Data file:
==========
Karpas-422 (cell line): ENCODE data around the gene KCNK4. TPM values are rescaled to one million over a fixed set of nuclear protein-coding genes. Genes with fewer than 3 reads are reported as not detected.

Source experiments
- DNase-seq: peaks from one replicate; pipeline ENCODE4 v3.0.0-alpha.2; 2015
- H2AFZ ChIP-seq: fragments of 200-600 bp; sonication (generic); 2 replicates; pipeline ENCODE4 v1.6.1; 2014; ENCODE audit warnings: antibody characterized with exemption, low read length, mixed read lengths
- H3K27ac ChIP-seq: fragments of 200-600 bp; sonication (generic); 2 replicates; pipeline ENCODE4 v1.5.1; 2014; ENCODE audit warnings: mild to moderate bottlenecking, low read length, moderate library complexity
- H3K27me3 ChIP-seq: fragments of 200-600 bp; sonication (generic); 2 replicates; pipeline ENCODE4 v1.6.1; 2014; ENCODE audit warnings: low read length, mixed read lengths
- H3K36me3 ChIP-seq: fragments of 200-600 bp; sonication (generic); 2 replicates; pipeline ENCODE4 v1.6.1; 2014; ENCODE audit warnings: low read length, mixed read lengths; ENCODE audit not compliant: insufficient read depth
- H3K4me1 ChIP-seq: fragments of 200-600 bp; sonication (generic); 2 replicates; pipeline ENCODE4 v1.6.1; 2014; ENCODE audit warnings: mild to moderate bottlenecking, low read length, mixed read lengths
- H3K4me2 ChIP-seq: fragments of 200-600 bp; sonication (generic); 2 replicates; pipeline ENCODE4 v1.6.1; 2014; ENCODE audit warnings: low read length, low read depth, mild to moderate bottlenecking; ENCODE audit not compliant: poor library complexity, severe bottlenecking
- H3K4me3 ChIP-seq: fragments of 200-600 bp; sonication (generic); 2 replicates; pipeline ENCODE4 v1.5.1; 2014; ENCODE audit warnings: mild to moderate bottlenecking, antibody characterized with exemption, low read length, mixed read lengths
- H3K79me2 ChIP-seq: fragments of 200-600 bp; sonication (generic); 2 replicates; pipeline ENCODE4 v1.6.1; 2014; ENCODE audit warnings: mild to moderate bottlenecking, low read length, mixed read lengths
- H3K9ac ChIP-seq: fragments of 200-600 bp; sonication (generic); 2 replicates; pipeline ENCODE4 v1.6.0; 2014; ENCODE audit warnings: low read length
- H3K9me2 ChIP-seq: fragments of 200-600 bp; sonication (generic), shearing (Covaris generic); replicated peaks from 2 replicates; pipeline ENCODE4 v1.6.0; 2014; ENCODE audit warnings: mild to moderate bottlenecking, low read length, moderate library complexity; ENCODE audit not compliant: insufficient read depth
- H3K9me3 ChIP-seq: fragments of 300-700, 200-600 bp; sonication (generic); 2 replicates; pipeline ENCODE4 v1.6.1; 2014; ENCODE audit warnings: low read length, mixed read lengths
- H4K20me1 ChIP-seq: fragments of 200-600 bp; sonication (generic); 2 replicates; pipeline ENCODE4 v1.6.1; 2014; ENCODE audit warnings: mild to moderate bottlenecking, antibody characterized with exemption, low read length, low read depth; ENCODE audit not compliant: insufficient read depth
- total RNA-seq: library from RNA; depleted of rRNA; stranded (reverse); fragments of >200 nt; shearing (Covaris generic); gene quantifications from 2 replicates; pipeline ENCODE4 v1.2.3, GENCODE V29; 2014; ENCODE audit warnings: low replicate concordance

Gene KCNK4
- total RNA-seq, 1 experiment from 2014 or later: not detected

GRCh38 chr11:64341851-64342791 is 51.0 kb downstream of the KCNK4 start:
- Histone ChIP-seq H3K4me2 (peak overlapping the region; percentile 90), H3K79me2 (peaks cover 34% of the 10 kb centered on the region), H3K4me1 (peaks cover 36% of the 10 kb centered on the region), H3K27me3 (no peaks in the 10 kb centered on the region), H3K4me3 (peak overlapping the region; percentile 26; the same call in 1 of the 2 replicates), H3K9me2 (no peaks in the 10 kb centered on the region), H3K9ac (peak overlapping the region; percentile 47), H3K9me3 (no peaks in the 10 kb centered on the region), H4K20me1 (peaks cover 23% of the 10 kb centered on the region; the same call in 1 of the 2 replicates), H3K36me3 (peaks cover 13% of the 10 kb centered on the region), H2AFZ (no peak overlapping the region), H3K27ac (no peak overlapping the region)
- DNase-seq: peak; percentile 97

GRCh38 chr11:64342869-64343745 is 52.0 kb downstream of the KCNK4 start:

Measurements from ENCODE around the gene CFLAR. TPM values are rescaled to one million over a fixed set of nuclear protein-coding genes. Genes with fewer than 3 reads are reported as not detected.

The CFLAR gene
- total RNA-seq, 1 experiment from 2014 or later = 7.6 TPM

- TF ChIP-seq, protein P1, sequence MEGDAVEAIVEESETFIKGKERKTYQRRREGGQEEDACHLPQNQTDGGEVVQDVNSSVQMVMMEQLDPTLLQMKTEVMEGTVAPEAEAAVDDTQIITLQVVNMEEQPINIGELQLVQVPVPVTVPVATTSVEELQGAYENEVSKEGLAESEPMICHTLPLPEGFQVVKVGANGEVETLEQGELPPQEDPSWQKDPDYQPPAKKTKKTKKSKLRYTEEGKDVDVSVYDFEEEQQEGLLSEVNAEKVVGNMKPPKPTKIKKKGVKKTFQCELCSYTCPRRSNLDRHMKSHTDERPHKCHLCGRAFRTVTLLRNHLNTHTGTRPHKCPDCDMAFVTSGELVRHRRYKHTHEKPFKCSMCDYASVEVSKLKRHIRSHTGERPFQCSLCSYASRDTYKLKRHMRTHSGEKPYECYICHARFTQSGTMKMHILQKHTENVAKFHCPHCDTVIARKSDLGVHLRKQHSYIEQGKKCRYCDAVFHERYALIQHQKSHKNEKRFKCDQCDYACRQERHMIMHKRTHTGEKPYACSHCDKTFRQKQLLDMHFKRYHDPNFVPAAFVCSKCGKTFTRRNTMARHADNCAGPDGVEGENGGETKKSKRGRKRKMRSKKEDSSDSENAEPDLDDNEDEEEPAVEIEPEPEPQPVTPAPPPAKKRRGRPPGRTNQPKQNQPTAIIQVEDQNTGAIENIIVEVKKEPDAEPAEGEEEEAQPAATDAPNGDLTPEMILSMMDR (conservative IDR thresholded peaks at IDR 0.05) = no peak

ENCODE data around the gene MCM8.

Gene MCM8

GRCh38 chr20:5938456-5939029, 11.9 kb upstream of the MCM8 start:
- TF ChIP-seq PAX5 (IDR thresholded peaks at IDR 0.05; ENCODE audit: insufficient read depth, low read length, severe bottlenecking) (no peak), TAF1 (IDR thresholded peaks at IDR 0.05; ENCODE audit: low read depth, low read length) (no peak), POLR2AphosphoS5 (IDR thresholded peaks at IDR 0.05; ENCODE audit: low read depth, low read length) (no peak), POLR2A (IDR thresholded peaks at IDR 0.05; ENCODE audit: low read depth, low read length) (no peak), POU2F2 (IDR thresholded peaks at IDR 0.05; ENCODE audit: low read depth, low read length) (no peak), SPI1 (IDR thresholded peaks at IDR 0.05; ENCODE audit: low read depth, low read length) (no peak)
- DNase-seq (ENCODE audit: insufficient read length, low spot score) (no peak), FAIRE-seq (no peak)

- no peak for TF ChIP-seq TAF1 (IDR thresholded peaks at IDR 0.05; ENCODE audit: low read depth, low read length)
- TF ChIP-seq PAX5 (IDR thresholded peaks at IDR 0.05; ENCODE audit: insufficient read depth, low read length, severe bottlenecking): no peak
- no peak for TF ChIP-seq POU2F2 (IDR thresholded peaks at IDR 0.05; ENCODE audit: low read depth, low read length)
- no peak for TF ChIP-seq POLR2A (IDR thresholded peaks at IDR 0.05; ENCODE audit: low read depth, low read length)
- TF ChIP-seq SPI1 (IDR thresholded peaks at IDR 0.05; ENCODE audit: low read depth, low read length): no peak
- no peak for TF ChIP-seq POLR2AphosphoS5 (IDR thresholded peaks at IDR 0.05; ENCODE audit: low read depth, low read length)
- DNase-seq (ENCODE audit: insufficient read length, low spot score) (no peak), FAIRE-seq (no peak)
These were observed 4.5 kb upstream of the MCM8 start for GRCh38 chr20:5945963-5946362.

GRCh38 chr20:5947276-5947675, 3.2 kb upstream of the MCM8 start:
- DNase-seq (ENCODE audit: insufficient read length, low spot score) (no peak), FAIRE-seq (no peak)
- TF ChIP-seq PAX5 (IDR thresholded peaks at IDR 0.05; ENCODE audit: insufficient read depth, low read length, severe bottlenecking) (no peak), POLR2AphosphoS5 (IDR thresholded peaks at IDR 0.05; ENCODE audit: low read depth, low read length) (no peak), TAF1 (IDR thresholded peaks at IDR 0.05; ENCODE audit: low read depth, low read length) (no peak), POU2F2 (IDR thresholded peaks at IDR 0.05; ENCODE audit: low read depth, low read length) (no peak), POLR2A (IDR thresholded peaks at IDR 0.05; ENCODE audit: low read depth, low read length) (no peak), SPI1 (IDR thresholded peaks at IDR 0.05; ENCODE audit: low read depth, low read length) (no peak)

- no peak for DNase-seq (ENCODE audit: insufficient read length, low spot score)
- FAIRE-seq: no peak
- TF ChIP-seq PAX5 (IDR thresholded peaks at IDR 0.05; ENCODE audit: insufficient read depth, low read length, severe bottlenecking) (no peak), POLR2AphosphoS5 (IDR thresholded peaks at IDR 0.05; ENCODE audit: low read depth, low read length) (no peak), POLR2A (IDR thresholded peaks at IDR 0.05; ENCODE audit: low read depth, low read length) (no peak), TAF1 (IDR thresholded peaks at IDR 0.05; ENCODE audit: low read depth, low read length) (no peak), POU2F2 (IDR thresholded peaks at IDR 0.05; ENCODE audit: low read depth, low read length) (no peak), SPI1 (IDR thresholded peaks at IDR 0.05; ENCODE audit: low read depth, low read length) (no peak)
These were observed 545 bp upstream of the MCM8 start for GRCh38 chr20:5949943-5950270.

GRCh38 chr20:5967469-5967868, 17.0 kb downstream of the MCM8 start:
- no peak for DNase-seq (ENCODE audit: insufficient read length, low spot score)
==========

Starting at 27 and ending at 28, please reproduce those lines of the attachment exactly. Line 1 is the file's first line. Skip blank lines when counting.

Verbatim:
ENCODE data around the gene MCM8.

Gene MCM8